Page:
This paper used what’s called a natural experiment, or a real-world event that happens randomly and allows a researcher to find cause and effect. The idea is straightforward: compare prices of homes that sold in the Columbine area to those that sold nearby before and after the shooting. I did this using two econometric techniques, difference-in-differences and synthetic control.
For these techniques to work, several conditions have to be met. First, the treatment group (houses that feed into Columbine High School) needs to be similar to the control group (houses that feed into other high schools). If Columbine High School was in a super wealthy area or had different demographic characteristics than neighboring areas then there won’t be a good control group. Fortunately, it was relatively easy to show that the houses that feed into Columbine are similar to those that attend other high schools in the same school district. Columbine High School is in the middle of the amorphous western Denver suburbs. There are large residential neighborhoods that were built during the mid-to-late 20th century, with some of these neighborhoods attending Columbine and other neighborhoods attending other schools. This screenshot from Google Maps is useful:
The red line demarcates the boundary between Columbine and other schools; it is clear that the neighborhoods on either side of the boundary are similar.
A second condition is to support the claim that any differences in housing prices must be the result of stigma alone, as opposed to stigma acting in conjunction with several effects. If people fear a second shooting or think that the quality of schooling at Columbine has dropped, then there is more than just stigma. I made the argument that Columbine High School reopened in August 1999 as planned and that Columbine’s school quality remained unchanged as staff members took a strong “return to normal” approach. Also, the media coverage largely referred to Columbine as a one-off event. Even Bill Clinton referred to how “if it could happen in [Columbine]”, referring to the randomness of the tragedy. Thus, only stigma could be affecting housing prices.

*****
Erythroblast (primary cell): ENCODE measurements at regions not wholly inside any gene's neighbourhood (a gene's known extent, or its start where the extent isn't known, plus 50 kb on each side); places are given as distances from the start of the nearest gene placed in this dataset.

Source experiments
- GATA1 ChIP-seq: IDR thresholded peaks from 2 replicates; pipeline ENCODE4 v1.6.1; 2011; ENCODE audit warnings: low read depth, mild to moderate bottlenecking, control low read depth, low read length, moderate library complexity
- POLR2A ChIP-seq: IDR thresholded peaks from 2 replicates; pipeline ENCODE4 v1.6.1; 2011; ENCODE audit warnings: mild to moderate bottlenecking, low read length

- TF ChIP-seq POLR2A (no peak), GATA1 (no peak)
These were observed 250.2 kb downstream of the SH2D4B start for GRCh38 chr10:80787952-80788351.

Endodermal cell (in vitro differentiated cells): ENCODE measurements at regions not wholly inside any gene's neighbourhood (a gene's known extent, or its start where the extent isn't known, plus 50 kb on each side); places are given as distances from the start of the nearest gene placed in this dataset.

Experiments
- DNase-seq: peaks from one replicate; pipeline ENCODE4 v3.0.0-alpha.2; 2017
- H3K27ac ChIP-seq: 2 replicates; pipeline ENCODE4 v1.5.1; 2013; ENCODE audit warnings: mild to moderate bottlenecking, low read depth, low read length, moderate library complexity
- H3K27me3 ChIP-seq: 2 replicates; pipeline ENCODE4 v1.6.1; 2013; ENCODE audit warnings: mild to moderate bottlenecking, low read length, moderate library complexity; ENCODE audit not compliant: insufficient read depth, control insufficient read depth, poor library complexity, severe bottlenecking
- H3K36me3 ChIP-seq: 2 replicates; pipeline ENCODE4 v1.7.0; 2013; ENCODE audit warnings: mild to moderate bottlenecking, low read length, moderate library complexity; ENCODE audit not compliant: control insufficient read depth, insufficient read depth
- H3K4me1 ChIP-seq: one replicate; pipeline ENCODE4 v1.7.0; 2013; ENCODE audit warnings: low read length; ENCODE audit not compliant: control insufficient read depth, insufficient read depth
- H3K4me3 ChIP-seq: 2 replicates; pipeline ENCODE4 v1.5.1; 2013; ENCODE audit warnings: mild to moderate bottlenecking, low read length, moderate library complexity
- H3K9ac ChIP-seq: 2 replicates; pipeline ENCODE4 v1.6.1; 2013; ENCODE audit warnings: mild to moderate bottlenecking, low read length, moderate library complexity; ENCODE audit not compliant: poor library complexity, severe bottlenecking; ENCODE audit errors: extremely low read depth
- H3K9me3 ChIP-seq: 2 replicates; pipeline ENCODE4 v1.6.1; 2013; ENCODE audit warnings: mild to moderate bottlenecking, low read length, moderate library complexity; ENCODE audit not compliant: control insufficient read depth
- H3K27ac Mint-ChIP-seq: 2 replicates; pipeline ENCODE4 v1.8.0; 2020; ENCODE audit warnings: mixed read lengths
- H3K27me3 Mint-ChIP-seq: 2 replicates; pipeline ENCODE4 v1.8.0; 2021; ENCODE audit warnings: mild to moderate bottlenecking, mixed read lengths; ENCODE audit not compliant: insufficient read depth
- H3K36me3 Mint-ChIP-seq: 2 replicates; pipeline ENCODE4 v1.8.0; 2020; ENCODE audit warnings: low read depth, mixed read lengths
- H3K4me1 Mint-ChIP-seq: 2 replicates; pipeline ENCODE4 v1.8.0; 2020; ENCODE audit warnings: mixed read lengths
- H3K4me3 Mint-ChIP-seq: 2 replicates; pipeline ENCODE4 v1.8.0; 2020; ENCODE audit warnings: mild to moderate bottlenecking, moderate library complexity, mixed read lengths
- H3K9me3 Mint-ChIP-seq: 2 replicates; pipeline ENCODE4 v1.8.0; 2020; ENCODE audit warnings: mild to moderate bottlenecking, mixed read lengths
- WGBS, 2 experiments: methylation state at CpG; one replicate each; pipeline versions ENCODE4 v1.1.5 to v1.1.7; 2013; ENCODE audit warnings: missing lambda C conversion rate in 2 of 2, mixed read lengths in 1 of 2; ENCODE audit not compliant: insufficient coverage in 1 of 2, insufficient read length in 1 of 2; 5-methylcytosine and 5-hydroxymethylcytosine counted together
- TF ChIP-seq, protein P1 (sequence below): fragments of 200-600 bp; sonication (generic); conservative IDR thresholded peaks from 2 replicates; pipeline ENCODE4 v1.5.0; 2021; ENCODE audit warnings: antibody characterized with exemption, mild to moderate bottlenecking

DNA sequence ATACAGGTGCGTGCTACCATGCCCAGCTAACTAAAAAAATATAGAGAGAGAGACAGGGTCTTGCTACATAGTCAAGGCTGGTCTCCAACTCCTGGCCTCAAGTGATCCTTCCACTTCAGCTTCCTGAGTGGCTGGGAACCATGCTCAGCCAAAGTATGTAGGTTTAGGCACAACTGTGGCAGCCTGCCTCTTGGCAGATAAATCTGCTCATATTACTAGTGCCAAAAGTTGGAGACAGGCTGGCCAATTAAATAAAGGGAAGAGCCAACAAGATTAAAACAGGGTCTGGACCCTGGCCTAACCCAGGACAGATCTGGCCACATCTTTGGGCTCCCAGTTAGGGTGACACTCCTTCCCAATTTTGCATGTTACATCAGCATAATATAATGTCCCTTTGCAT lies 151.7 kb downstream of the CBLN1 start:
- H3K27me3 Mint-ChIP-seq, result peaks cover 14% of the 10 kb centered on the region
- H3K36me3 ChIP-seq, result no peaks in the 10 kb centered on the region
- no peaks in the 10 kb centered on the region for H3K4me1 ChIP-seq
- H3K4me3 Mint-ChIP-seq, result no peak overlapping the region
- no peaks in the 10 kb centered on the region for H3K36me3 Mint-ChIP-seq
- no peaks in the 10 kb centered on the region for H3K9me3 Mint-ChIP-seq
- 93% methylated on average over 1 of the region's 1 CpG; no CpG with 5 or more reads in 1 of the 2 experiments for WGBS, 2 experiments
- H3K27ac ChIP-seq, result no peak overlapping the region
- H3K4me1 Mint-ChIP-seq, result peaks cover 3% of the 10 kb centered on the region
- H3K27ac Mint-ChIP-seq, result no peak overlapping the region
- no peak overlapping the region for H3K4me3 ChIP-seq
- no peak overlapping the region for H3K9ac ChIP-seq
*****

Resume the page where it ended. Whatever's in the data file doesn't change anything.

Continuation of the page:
So if you buy that the Columbine Shooting was a random event that didn’t leave any noticeable changes to the area and that houses that attend Columbine are similar to those nearby, then any difference in housing prices can be attributed to stigma.
Then it was time to run the numbers. Here is the key graph:
The solid line is the Columbine area, the dotted line the control group. As you can see, in the decade before the 1999 Columbine Shooting, the treatment group and control group are in lockstep with one another. Then, they diverge right about the time the shooting occurred.
Note, and this is key, that prices in the Columbine area did not drop because of the shooting. They just didn’t increase as fast as the control group. This is one of the difficult aspects of economics - finding cause and effect often means identifying a difference in trends between a treatment and control group, not discovering a total reversal in the treatment group identifiable in a vacuum.
So how big was this result? Well according to the analysis, I found that the Columbine Shooting lowered housing prices by about 6% the year after the shooting. So people were still willing to buy houses in the Columbine area, but they needed a small discount on the price. What do you think? Would you buy a house in an area that just had a mass shooting? If so, how big of discount on the price of the house would you want?